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Breaking Down Winners and Losers of MLB Labor Deal

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There is a new collective bargaining agreement, with plenty of new wrinkles, but unless you count the personal chefs now required in each clubhouse, there will be no dramatic changes to the game of baseball as we know it.

The rich will stay rich, the poor will stay poor, the marquee free agents still will financially set every branch of their family tree up for life, and the pitch clock will stay unplugged in the closet.

The New York Yankees, who might be the biggest winners in the new agreement, vowed Thursday to restrain themselves, at least until the 2018 free agent class when they try to sign everyone from Bryce Harper to Manny Machado. The Los Angeles Dodgers, thanks to severe luxury tax penalties, will still spend like the Dodgers, shopping at Walmart instead of Neiman-Marcus.

And the Oakland Athletics, with no more subsidies from their rich neighbors, will be even more broke, watching their best players win World Series and MVP awards for other teams.

It will take time, of course, to fully digest baseball's new CBA, with the owners expected to vote on it Dec.13. But after listening to grumblings by agents, players and owners, it sure looks like an ideal agreement.

Here's a look at the winners and losers of baseball's new labor agreement -- guaranteeing an unprecedented streak of 26 consecutive years of labor peace.

Winner: The Yankees. Sitting in the country's No.1 market as America's marquee team, they no longer are required to pay a multiplier in revenue sharing, where they paid an extra 15% more than other teams. Oh, and as a bonus, they can fully deduct expenses from their new ballpark from the revenue-sharing bill. All in all, one Yankees official revealed, it could be an annual savings of $15 million to $20 million.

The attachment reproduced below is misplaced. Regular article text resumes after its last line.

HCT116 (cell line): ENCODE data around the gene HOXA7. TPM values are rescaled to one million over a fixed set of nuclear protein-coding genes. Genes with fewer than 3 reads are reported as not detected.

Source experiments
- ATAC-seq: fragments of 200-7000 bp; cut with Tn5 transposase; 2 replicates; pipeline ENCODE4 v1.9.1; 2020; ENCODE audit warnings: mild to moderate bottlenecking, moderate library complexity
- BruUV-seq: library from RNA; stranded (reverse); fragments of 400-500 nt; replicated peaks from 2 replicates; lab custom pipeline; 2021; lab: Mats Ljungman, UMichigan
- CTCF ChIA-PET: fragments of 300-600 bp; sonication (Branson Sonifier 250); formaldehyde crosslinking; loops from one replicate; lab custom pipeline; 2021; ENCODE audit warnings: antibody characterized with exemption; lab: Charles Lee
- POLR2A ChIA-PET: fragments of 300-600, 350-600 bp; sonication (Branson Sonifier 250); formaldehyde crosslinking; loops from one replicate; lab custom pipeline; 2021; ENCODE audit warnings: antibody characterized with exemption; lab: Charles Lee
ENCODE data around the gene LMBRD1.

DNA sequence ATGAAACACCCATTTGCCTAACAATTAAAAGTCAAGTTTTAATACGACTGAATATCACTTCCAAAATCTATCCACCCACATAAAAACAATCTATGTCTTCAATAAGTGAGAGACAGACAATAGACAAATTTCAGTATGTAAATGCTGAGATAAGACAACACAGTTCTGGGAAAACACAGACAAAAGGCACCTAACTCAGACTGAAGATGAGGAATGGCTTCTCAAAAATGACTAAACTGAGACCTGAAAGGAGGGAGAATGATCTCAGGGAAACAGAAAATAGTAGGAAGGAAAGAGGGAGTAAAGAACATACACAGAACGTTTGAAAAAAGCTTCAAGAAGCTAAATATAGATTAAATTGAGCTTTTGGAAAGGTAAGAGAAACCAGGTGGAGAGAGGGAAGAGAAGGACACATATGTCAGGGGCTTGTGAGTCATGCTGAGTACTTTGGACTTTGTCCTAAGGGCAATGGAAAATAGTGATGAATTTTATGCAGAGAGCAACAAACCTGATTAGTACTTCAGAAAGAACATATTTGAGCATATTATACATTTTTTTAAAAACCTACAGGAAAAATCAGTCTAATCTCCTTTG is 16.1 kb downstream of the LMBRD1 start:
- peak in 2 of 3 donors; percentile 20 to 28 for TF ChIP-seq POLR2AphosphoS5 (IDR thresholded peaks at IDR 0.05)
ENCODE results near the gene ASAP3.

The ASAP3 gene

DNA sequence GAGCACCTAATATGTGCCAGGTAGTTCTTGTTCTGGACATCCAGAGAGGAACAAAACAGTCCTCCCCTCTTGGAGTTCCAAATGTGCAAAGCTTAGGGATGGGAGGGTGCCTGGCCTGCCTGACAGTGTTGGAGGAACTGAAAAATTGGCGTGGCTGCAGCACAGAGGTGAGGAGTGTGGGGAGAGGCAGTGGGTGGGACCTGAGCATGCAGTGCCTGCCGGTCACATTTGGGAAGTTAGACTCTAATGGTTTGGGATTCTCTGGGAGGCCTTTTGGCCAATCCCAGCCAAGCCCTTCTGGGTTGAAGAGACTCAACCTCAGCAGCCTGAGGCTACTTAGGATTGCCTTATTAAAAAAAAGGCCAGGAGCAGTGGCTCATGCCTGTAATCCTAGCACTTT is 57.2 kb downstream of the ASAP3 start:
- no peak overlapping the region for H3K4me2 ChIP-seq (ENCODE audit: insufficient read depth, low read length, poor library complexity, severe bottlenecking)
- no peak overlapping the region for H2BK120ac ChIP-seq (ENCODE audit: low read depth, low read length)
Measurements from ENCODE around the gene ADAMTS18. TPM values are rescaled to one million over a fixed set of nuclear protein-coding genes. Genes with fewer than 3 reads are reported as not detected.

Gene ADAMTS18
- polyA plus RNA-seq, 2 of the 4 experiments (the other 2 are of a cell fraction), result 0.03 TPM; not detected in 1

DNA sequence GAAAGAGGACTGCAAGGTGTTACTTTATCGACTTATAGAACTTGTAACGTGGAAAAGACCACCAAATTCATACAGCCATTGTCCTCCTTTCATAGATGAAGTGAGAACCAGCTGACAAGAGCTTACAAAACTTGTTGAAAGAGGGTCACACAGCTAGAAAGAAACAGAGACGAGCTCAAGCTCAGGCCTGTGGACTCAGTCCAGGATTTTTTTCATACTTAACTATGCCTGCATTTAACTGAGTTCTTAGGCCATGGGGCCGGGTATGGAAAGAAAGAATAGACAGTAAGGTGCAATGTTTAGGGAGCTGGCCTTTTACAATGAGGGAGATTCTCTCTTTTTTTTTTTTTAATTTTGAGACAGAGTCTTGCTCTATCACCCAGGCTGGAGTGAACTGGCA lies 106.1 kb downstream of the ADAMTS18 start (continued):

Loser: The Dodgers. If they don't slash their payroll by the 2018 season, they can be hit with a tax rate of 92% -- 50% for being a repeat violator and a 42% surtax for being at least $40million over the threshold, which starts at $195million next year. You're talking about a potential tax bill of about $70million.

Loser: The Athletics. They not only are stuck playing in a dump, but now they don't have anyone to pay their mortgage. The A's, who had been receiving about $34million in revenue sharing, now won't get a dime within three years since they reside in one of baseball's biggest marketplaces.

Winners: Chicago Cubs right-hander Jake Arrieta and every other marquee free agent in the Class of 2017. Teams no longer are required to surrender a first-round pick to sign free agents and can't lose more than second- and fifth-round picks, even if already over the luxury tax. Kansas City Royals stars Eric Hosmer, Mike Moustakas and Lorenzo Cain quickly will learn how much money is out there for their services for free agency after 2018.

Loser: Jose Bautista, along with perhaps Mark Trumbo, Ian Desmond and others who rejected the $17.2million qualifying offer. The CBA came along a year too late for them. Why surrender a first-round pick for these guys now when you can wait a year and not sacrifice any? Players no longer can be subjected to qualifying offers more than once in the new CBA -- a stipulation that came a year too late for Desmond. So do these players take a one-year deal now and hit the market again?